- The Washington Times - Sunday, October 4, 2009

Influenza is a public health threat that arrives in the community every fall. The emergence this year, however, of the novel H1N1 virus — also called swine flu — raises concerns about the potential for a widespread outbreak and possible spread of a more virulent strain than previously seen.

In order to prepare for and respond effectively, we must have an adequate public health system. This system must be able to: (1) recognize when influenza enters the community and track its spread, (2) prevent it when possible and mitigate its spread, (3) treat the victims of the disease and (4) strengthen the resilience of our communities to withstand the social and economic effects on the community through education and planning.

There are a few ways we can strengthen this system. First, our nation’s current disease surveillance and reporting capability relies on a fragmented web of clinicians, laboratories and health facilities that look and test for influenza and other diseases. The system works, but it is not as efficient as it should be considering the speed by which today’s contagious diseases spread through communities. We must correct the chronic underfunding of the nation’s public health system by providing adequate and sustainable funding to address the growing demand placed on federal, state and local public health agencies.

Second, vaccines are the mainstay of our fight against vaccine-preventable diseases. Recent efforts by the federal government to ensure production of a vaccine for H1N1 influenza are admirable. Yet, having a vaccine and getting the shots into arms are two different issues. The recent recession and the loss of critical public health infrastructure at the state and local level severely challenge the ability to get people vaccinated during this outbreak.

Third, we need to ensure adequate access to antiviral agents and other therapies through the medical care system, and we need a more robust capacity within our medical care system to handle emergencies.

Finally, building a resilient community requires planning and a comprehensive approach at all levels of society from government to businesses to families and individuals. This approach enables a community to withstand the ravages of a pandemic and hasten the community’s return to normal.

Operationalizing our response to a swine flu outbreak requires a coordinated effort across all levels of society. The federal government sets the national tone for successful emergency response and provides the latest information, guidance, research and advice. In the face of H1N1, the federal government has successfully led preparedness efforts by creating a national plan, working quickly to get a vaccine ready and collaborating with state and local health departments to plan for this event.

State governments must also do their part. Every state has a pandemic influenza plan. States also need to ensure the public understands these plans and what is expected of them. Soon, state officials will begin to order initial supplies of the H1N1 vaccine, will implement their distribution strategy and will need to keep people informed about how to get the vaccine. States also play a key role in collaborating with federal agencies to ensure that they are able to monitor the spread of viruses in their state, to share samples and to help convey important guidance to residents.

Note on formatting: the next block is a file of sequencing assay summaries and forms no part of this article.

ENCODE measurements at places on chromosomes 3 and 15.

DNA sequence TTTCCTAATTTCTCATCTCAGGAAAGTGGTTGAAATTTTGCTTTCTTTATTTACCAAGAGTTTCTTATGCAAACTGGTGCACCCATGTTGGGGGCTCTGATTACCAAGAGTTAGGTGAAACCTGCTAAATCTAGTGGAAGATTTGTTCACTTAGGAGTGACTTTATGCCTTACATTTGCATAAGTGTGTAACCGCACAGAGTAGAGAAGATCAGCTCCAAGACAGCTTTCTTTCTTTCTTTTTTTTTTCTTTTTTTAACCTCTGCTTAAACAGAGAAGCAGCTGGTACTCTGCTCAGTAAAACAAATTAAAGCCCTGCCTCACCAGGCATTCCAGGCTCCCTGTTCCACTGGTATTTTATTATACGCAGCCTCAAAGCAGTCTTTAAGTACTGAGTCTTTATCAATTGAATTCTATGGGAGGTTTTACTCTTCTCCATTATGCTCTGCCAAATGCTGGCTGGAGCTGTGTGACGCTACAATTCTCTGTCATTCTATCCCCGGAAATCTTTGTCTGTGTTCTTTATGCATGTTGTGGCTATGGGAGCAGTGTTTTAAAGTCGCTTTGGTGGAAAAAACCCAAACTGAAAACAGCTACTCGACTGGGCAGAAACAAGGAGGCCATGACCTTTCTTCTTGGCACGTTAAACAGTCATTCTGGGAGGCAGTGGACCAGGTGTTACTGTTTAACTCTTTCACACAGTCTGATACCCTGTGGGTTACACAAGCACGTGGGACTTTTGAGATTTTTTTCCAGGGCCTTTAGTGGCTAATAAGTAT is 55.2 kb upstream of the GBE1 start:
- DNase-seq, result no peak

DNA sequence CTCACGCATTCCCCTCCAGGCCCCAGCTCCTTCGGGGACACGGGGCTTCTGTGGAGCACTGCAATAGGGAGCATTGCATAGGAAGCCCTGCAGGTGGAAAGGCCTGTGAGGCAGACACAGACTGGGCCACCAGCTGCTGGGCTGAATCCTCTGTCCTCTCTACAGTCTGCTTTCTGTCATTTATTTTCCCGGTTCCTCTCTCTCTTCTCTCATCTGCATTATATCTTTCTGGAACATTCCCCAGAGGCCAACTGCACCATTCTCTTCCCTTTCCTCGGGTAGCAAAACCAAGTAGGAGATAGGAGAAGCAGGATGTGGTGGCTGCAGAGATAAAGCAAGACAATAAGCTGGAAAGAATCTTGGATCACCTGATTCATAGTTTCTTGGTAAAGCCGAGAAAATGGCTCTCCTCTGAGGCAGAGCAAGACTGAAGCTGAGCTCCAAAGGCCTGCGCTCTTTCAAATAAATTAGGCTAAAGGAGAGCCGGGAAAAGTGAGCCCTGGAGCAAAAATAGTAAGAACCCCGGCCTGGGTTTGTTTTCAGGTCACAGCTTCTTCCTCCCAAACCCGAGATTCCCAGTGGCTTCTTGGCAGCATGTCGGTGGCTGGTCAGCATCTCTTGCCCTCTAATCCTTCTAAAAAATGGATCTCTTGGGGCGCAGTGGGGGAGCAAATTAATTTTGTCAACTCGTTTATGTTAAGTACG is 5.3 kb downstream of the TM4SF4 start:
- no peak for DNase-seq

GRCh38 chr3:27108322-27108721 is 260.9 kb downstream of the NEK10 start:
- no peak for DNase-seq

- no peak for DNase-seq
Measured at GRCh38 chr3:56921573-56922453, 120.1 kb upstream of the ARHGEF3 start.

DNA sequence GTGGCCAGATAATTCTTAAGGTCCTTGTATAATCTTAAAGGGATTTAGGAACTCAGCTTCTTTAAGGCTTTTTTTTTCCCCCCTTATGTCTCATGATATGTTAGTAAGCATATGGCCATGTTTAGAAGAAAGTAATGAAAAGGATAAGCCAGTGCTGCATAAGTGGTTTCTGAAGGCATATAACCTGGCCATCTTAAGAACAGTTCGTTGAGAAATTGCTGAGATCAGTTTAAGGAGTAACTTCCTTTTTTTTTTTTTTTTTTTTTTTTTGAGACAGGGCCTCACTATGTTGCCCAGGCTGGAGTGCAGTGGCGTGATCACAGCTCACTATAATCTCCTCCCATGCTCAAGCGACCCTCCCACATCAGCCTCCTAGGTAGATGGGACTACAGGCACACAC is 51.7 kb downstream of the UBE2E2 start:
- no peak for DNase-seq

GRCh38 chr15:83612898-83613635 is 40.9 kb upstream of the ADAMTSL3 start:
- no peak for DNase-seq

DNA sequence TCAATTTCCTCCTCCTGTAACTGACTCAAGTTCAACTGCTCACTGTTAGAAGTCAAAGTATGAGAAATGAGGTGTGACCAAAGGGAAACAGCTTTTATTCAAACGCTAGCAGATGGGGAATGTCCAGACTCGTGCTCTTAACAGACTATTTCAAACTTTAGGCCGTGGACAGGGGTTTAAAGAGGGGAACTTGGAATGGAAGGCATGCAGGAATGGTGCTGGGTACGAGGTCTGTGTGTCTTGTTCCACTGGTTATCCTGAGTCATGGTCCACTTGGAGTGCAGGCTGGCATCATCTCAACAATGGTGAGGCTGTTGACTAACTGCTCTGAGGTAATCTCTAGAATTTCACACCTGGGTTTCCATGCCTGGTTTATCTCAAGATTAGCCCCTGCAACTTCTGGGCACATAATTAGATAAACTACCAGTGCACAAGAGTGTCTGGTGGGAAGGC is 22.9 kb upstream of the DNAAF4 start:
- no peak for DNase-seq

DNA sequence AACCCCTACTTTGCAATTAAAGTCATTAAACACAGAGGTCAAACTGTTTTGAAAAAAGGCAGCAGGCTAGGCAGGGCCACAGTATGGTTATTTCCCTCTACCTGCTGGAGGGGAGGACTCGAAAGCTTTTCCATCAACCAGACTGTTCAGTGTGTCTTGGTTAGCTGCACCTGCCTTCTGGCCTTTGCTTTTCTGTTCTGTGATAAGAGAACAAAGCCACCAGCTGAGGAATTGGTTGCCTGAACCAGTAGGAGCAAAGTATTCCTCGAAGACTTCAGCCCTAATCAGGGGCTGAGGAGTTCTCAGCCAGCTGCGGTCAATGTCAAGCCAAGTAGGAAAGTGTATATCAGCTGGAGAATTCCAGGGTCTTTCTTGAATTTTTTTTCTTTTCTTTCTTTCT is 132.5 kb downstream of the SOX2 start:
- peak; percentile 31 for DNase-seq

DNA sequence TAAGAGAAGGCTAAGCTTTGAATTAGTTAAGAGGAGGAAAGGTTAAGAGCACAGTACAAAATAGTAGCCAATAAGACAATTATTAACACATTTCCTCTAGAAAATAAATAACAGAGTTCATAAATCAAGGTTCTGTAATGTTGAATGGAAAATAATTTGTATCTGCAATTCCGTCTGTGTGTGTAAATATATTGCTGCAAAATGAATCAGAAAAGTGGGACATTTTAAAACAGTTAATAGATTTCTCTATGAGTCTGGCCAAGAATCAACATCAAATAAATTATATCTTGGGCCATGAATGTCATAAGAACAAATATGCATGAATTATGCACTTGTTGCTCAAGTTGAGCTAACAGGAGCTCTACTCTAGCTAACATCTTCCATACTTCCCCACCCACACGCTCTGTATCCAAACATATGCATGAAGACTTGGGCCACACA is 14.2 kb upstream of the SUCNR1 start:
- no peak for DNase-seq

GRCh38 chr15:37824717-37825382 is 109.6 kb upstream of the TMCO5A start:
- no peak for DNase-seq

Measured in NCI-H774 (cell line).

Local health agencies also have a role to play in ensuring we are prepared. Like the fire department or police department, communities’ health departments is a first line of defense in an emergency situation and they are usually the first to know that influenza or other health threats are occurring in the community. They also manage much of the community response, which is of particular importance when social distancing strategies or disease containment strategies are used such as closing schools or canceling local events. Along with our health care providers, local health agencies are where most of us will turn for health information in an outbreak situation and they must be prepared to offer guidance.

Other sectors in our communities must also be involved. Businesses need to have a plan in place to ensure employees are able to stay home when they are sick, encourage hand washing and other prevention methods, and ensure the business can continue to serve its core function. Schools, likely to play a central role in a prevention strategy due to the rapid spread of H1N1 among youths, must also plan effectively to follow federal recommendations and keep students healthy. Other community organizations should reflect the comprehensive prevention approach and do what they can to help communicate information and help the people they serve.

Our last line of defense is each and every one of us. We have both an individual and collective responsibility to keep ourselves healthy and help prevent the spread of flu. We should follow the guidance from health authorities: get vaccinated against both seasonal and H1N1 flu, wash our hands often with soap and water, and avoid close contact with those who are sick. If we become ill, it also means helping our family, friends, co-workers and community stay healthy by staying home from work, avoiding public places, covering our mouth and nose when we cough or sneeze, and practicing good hand hygiene.

We’ve come a long way in being prepared for public health emergencies such as an H1N1 flu outbreak, but we have more work to do.

Dr. Georges C. Benjamin is executive director of the American Public Health Association.

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